Writing the Wrongs: Why Journalists Give Me Hope

A few weeks ago, I woke up to news that filled me with hope.

After nearly four decades, justice prevailed for 36 Indigenous Achi women who were raped and tortured by paramilitaries during Guatemala’s civil war. After enduring years of taunts, threats and outright denials, vindication came on January 25 when a tribunal sentenced their attackers to the maximum sentence of 30 years in prison for crimes against humanity.

In an interview on NPR, one of the survivors, Pedrina Lopez, said: “They’ve valued our testimonies…we told the truth.” Her words made me profoundly grateful for the role journalists play in our society and the work we do to bolster them.

For years, AJWS has been supporting Prensa Comunitaria, a grassroots media group that worked tirelessly to shine a light on these women’s truths. Despite threats from the military and legal setbacks in which several judges refused to even hear the case, these journalists pressed on to ensure that the stories of rape, torture and forced disappearances would not be forgotten. And it struck me that without their efforts, this painful history may have simply faded away.

Around the world, journalists are sounding the alarm for us to wake up to the injustices that surround us. They record uncomfortable truths and drag malfeasance from the shadows, all without knowing what the result will be. While two journalists won last year’s Nobel Peace Prize for “their courageous fight for freedom of expression,” most of this work goes uncelebrated. Many of these journalists face grave danger, risking their lives and livelihoods as those in power seek to silence the truth. Last year, according to media watchdogs, 488 journalists were jailed and 55 were killed. They are being targeted for investigating political corruption, critiquing authoritarian regimes and documenting atrocities like the genocide of the Rohingya people in Burma.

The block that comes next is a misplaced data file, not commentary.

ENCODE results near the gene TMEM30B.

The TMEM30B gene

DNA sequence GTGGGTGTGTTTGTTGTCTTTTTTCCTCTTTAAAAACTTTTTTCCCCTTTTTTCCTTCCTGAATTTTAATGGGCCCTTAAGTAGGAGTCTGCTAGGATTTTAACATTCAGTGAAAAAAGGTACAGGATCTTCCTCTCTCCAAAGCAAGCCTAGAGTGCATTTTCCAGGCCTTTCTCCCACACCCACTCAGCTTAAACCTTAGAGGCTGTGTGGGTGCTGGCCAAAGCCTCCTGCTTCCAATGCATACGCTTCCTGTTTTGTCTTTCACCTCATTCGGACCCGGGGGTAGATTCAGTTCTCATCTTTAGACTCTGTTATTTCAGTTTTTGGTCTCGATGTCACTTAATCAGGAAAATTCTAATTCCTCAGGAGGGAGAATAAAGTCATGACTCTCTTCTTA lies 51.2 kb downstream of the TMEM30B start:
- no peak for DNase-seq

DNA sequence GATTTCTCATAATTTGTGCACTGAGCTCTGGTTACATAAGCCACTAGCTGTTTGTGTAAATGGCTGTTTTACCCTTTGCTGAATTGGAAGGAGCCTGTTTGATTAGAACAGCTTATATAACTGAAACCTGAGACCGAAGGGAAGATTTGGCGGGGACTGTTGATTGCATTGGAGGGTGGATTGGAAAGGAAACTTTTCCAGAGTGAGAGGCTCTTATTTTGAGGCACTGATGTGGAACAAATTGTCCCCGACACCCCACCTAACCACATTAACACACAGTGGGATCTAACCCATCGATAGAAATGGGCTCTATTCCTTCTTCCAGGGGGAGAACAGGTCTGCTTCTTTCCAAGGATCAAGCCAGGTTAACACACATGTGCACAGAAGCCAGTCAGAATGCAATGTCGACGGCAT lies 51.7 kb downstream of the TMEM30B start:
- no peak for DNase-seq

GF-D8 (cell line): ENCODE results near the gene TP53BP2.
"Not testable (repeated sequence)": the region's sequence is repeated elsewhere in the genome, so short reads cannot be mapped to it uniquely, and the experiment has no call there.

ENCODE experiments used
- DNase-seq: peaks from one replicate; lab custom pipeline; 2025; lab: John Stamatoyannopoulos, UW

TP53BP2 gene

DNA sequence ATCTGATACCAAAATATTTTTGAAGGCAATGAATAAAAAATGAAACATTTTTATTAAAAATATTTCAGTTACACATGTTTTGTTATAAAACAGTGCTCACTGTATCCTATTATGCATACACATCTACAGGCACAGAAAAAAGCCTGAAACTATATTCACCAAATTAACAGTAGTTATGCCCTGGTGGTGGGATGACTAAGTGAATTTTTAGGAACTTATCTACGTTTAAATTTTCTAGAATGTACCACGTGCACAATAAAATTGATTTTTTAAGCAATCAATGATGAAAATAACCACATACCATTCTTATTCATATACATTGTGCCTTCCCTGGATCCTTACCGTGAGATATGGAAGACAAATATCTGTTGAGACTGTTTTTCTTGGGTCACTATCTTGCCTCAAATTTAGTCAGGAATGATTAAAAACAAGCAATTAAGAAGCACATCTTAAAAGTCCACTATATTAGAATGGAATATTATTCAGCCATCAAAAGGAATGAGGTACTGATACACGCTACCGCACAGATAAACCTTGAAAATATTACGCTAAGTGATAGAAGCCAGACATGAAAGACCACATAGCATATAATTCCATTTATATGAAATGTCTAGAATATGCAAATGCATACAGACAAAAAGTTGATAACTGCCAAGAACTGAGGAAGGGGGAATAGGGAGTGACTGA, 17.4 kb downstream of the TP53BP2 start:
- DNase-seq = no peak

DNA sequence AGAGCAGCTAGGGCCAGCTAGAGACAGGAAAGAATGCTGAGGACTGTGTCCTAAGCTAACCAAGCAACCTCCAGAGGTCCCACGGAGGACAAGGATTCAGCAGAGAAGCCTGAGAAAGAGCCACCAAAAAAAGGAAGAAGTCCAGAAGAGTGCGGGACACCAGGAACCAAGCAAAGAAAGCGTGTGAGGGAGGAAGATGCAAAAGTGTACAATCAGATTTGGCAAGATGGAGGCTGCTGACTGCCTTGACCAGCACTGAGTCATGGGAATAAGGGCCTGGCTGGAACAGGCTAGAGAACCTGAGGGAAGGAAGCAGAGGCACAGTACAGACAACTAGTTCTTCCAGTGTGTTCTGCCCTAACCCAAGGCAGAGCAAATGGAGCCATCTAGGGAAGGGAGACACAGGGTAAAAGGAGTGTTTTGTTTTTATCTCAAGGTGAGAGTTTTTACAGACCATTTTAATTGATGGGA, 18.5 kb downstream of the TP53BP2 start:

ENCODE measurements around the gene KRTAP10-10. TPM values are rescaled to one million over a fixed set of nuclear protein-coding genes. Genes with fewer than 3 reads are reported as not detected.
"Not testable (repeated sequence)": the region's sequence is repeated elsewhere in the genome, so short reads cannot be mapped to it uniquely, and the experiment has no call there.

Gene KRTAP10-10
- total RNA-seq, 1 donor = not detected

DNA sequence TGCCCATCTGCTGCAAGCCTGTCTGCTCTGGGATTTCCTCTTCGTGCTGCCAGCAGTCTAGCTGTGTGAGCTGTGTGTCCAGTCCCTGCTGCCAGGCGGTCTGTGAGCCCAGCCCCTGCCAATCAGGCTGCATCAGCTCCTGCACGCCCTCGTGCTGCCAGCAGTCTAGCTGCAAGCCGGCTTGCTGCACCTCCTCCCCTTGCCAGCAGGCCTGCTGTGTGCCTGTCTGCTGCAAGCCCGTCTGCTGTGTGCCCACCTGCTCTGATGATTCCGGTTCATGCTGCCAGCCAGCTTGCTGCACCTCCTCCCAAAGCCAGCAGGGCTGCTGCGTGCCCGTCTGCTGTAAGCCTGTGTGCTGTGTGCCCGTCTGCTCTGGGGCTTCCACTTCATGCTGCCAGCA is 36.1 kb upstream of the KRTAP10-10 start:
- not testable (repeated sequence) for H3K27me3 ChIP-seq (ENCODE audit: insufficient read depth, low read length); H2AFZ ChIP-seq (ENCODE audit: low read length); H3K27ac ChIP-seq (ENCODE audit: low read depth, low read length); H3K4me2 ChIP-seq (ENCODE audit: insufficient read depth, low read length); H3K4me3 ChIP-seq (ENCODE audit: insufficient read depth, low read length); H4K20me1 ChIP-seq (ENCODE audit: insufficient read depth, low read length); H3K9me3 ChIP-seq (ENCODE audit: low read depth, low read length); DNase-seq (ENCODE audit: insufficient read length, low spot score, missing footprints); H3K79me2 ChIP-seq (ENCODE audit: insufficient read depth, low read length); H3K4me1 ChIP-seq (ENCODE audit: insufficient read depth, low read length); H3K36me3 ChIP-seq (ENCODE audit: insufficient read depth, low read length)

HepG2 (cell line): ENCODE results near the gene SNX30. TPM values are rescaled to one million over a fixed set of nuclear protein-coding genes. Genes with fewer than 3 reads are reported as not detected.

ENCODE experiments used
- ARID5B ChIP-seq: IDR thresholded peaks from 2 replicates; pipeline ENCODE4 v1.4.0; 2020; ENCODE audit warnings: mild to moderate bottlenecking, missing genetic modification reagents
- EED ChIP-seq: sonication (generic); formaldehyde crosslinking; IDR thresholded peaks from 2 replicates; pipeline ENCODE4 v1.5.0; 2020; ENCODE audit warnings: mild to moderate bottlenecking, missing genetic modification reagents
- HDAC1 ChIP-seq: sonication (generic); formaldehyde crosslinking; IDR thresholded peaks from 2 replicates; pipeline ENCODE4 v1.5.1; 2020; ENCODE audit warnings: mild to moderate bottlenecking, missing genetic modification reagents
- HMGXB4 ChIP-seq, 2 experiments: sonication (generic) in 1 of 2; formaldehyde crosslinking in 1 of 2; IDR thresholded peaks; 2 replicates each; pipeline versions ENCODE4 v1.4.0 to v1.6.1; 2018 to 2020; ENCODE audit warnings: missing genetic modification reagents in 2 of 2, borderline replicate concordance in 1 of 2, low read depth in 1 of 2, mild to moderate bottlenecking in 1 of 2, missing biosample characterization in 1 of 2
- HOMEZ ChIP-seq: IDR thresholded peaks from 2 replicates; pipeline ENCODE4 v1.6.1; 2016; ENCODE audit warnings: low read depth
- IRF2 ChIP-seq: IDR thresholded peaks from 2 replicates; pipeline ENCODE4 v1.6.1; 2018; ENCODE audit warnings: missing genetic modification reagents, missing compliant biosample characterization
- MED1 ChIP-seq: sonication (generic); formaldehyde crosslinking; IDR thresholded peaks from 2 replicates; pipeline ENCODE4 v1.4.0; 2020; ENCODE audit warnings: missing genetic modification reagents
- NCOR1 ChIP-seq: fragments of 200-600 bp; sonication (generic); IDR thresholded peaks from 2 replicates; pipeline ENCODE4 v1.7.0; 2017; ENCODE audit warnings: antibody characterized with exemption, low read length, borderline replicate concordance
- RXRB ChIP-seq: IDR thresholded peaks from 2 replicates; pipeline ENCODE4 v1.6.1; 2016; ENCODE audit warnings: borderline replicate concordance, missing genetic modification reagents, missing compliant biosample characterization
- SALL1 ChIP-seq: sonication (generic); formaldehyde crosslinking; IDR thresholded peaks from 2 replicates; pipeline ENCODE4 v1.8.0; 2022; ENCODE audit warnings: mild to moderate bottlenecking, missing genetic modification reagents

I am so proud that AJWS supports media organizations that enable journalists to accomplish their important work. For example:

  • In Haiti, our grantee partner AyiboPost is fighting to save Haiti’s democracy. Against a turbulent backdrop of a presidential assassination, a devastating earthquake, gang violence and threats against the media, this group of independent journalists is investigating national scandals and political corruption so that Haitian people have access to the truth.
  • In Uganda, our grantee partner the National Association of Professional Environmentalists (NAPE) uses its Community Green Radio station to help rural communities in the Albertine region fight back against companies that are polluting their lakes, decimating wildlife populations and threatening livelihoods. This team of journalists and activists is educating far-flung communities about their rights and bringing listeners together to take action.
  • And in Cambodia, our grantee partner R&L Law Office is providing legal services to journalists and other human rights defenders challenging a repressive government that continues to undermine democracy by shuttering independent media outlets, among other measures.

I draw immeasurable hope from the courage of our grantee partners, and I hope that you do too. Their tireless work is a reminder that we can all play a role in creating a fairer future.

People often ask me, “Well, where do we start? The world is so vast, and the problems are so overwhelming.” In those moments, I reflect on the ancient Jewish teachings about caring for the stranger — the other. The Torah mentions this mandate 36 different times — more than any other commandment. And so we can start with something small, like sharing the stories that move us to amplify the work of journalists. The more we tell these stories, the more they take root in our collective conscience and grow and blossom in a way that moves us to action. And it is in the telling and retelling of stories that we can bring about justice — even four decades later.